This Hard Land: What was it like up there?
Carrie: Well, there wasn’t much left, just a few tables. But what was really cool was that much of the original art was still there on the wall. The paint was peeling a bit, of course. And there was the huge metal wall where Grandpa Tom used to put all the speakers. But a lot of the original artwork was still intact. The funniest thing was that when I went into the bathrooms there was all kinds of original writing on the walls and somebody had put up “Steel Mill.” I thought that was very, very cool.

But really, it remains today much like it did forty years ago. All of the fixtures are intact. And we had a great time, posing with various people for photos and checking out the place. Every time I come back to Asbury Park, I make sure to stop by and visit the place to make sure it’s all okay. I really hope that the new owner preserves it as much as possible. It really deserves to be preserved in some way as a museum and as a place for young people to come together. That’s my dream.


Carrie with Writer and Rock Historian Robert Santelli Inside The Upstage

This Hard Land: That first trip must have been quite inspiring for you.
Carrie: Oh, for sure. As soon as I got back to Texas, I got right to work. I started the Upstage.net website and I began asking people to send me their memories of the place. One of my biggest challenges was transferring the images from my grandfather’s slides, along with other illustrations to computer images that could be used for the book.

But one day while everything was on hold, my old high school art teacher, Paul Wilkins, and I were talking and I told him about my project and he was very excited about it. He immediately offered to help me transfer the slides. Paul and his wife Beverly took an immediate interest in this book and I’ve spent whole weeks at their house working on the book.

I would work for hours and hours on his computer until my arms were so tired I could barely lift them. Paul taught me the basics of this software program and let me go wild with it. He provided the tech support and gave me the creative freedom. In many ways, Paul and Beverly and Dan and Nancy were for me, what Tom and Margaret were for the kids who played at The Upstage. I could never have done this book without the help of many, many good friends.


Robert Santelli, Carrie and The Legendary Carl “Tinker” West

This Hard Land: This book is, I think, a living and breathing testament to the kind of community that existed back in the 1960’s when The Upstage club was thriving and everyone sort of helped each other, lending guitars and amps. As for you, what are your plans? And what kind of vision do you have for the future of The Upstage?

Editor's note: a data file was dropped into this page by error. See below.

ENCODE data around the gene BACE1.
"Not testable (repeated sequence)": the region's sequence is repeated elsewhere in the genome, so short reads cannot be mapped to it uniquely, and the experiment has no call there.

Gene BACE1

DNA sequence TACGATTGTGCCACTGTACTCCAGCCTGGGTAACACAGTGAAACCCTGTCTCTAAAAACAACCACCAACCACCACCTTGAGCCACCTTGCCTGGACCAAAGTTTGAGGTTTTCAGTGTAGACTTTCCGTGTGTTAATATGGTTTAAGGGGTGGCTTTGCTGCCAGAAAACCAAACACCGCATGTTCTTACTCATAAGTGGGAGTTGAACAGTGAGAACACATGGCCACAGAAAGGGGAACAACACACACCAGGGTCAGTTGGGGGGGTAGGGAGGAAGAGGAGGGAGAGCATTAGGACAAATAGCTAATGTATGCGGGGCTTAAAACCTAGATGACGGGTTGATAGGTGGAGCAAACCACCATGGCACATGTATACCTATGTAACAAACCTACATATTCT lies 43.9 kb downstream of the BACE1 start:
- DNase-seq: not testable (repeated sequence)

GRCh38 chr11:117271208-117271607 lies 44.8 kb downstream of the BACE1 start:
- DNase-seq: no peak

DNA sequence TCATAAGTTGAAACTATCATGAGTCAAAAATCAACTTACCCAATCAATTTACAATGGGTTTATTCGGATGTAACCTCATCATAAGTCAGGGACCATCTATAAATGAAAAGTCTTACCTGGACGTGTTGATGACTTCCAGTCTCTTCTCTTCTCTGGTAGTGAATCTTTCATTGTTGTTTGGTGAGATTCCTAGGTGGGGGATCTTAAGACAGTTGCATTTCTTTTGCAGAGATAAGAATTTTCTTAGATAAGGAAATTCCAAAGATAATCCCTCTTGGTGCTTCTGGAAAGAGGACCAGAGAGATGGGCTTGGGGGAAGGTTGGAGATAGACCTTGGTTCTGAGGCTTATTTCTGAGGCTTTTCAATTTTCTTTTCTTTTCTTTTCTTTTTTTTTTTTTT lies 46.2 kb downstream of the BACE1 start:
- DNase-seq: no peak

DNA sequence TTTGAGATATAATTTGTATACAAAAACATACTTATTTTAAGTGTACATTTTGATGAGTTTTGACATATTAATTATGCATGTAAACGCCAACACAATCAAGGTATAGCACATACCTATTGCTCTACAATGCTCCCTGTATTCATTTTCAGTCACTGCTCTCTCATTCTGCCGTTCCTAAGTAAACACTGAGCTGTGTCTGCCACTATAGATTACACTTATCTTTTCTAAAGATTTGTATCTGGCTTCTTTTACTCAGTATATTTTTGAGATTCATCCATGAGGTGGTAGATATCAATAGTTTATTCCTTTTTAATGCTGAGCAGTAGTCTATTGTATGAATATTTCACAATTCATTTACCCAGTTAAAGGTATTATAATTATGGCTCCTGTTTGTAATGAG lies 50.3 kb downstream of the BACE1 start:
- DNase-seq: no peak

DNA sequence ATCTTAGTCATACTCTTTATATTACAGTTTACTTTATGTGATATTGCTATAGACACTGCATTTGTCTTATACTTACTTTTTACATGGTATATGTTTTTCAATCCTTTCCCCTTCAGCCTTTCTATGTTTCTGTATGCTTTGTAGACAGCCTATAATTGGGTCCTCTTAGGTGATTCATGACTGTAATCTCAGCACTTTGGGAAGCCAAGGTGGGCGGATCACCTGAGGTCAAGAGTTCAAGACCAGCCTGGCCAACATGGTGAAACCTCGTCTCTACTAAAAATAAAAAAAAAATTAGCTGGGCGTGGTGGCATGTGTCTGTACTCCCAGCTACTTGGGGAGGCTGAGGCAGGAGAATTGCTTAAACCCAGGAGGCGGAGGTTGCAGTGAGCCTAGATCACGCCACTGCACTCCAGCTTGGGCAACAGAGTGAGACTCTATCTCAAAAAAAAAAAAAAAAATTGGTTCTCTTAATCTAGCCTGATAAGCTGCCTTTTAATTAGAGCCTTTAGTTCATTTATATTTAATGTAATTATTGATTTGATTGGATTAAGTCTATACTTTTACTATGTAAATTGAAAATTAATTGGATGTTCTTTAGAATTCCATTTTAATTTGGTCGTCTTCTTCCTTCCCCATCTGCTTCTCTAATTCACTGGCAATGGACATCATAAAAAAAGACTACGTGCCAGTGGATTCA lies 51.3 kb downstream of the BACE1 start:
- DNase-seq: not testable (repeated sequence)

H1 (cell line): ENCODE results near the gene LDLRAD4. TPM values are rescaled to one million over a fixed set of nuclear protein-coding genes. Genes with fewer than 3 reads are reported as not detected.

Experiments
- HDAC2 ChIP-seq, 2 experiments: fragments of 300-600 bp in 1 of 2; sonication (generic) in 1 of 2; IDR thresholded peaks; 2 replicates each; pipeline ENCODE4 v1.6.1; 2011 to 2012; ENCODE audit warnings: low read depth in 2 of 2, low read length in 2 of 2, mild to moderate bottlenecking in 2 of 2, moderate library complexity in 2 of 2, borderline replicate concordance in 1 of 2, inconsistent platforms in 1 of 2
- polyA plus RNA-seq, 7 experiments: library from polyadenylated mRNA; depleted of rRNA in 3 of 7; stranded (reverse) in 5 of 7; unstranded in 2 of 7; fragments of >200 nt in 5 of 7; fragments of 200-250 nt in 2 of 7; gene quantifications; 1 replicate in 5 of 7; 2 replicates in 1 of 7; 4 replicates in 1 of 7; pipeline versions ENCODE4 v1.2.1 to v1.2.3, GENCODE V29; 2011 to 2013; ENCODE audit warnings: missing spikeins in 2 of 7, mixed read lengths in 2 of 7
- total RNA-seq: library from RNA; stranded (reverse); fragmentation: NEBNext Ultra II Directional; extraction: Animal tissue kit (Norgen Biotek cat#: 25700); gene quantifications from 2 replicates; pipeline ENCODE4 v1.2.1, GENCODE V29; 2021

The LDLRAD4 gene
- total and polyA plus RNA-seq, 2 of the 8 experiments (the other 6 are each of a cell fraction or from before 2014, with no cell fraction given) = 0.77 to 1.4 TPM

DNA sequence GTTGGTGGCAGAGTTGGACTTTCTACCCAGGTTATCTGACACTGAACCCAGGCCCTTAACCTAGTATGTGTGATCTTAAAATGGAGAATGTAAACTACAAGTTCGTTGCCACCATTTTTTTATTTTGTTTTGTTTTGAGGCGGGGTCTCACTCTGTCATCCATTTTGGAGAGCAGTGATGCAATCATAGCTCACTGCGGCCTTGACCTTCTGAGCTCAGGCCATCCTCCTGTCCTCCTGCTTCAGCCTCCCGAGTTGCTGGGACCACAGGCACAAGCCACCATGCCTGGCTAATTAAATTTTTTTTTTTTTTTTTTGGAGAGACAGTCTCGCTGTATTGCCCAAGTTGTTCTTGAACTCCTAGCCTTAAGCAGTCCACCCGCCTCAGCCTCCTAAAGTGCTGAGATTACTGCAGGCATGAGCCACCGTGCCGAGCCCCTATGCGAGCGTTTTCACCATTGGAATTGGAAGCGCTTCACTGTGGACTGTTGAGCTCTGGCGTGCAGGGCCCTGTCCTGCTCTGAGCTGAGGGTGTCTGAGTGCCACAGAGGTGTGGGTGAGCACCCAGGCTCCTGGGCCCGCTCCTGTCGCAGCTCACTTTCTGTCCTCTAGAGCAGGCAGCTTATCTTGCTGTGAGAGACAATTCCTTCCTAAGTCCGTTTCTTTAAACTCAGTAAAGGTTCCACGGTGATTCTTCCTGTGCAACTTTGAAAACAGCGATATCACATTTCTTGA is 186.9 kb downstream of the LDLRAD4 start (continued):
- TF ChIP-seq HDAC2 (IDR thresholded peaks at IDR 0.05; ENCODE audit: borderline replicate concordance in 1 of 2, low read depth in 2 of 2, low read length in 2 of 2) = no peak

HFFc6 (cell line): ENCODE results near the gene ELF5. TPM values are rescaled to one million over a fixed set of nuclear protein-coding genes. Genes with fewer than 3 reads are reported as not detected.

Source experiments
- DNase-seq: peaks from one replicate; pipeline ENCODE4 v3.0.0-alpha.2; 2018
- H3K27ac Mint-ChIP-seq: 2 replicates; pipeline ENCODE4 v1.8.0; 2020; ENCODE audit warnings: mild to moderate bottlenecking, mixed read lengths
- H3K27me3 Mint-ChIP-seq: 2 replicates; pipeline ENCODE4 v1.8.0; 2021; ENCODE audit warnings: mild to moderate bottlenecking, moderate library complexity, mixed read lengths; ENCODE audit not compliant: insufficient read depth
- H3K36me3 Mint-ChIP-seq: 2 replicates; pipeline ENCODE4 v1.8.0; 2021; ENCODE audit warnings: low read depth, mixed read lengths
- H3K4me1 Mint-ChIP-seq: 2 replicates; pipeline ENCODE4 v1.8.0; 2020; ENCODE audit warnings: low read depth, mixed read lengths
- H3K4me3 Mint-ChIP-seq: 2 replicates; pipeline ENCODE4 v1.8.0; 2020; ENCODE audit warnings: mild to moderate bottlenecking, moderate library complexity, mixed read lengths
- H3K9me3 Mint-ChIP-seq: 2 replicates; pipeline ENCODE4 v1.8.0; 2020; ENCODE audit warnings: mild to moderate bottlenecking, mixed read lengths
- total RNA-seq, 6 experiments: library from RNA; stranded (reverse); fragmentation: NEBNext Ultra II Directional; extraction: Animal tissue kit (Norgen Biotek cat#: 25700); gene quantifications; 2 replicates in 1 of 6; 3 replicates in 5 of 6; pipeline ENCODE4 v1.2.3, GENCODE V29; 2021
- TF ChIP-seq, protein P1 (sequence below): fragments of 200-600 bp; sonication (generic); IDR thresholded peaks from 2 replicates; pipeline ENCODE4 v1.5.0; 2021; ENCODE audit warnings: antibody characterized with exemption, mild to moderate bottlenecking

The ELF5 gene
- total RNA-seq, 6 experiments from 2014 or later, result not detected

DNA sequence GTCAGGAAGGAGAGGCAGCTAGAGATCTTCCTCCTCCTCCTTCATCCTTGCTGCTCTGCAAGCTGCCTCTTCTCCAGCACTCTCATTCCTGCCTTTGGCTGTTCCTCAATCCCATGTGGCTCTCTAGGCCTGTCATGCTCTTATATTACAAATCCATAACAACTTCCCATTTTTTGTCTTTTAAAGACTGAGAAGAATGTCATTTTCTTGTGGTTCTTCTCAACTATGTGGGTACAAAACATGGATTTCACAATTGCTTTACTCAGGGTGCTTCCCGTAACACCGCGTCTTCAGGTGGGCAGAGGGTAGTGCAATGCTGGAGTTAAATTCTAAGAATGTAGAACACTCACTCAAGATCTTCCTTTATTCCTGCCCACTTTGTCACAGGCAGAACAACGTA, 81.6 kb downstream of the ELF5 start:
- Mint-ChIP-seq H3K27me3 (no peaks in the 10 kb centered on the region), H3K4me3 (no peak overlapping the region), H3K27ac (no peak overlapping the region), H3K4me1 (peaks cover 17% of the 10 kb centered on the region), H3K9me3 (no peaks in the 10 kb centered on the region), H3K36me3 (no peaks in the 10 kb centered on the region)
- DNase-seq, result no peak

Carrie: Well, I just had a new baby and as much as I’d love to dedicate all my time to mass marketing this book, I just don’t have the time. But I want so badly for this book to be a success, so buy a copy for yourself or somebody you love. It is a great gift and the holidays are coming up and I think anybody who is truly interested in the history of The Upstage would really learn a lot from this book.

Meanwhile, I’ll continue to do what I can. I’m going to keep flying to Asbury Park to do a number of book selling events in Asbury Park in the next few months, I plan to stay involved in helping to lobby city officials so the new owner can get what he needs to use this historic building most effectively.

Most of all, I’d like to see the building continue to be preserved. And I’d love to see it used as a sort of living museum and a place where young people and up and coming musicians can come together. That’s was my grandfather’s dream and now it’s my dream too.

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For Music’s Sake – Asbury Park’s Upstage Club and Green Mermaid Cafe Scrapbook – The Untold Stories


by Carrie Potter Devening
255 pages
To order: http://www.authorhouse.com/Bookstore/BookDetail.aspx?BookId=SKU-000411026
Or: http://theupstageclub.blogspot.com/

Part One – A Review

“There once was a place and time that contributed to a generation in a most beautiful way. This place and the characters accomplished many things…In a bustling tourist town saturated with entertainment and intense nightlife, Asbury Park, like much of the East Coast, offered little to people under 21. When there was nowhere to go, the Green Mermaid Cafe and Upstage Club offered them a home.” – Carrie Potter Devening, Introduction

If you ask most rock and roll fans to name the club where Bruce Springsteen got his start in Asbury Park, chances are pretty good they’ll say it was The Stone Pony. But they’d be wrong.

Because it was actually inside another club, up the road from The Stone Pony in Asbury Park, where for three extraordinary years (1968-1971) Bruce Springsteen, Steven Van Zandt, Southside Johnny and many others made their musical mark and met most of the other musicians who would become part of the Sound of Asbury Park (or S.O.A.P) and in many cases band mates for life. Fifty-two steps straight up a steep, narrow stairway, on the third floor of the old Thom McCan shoe store in downtown Asbury Park sat The Upstage Club, where the greatest musicians from all over New Jersey would converge “after hours” from between 1 and 5 in the morning to jam and compete for a chance to play rock and roll. The stage sat at the far end of a long narrow room. The stage had its own amplifiers and behind that stage was a wall of speakers where loud, raucous music would emanate.

To those musicians, it was the highest honor to get a chance to jam, and they played their hearts out till the sun came up.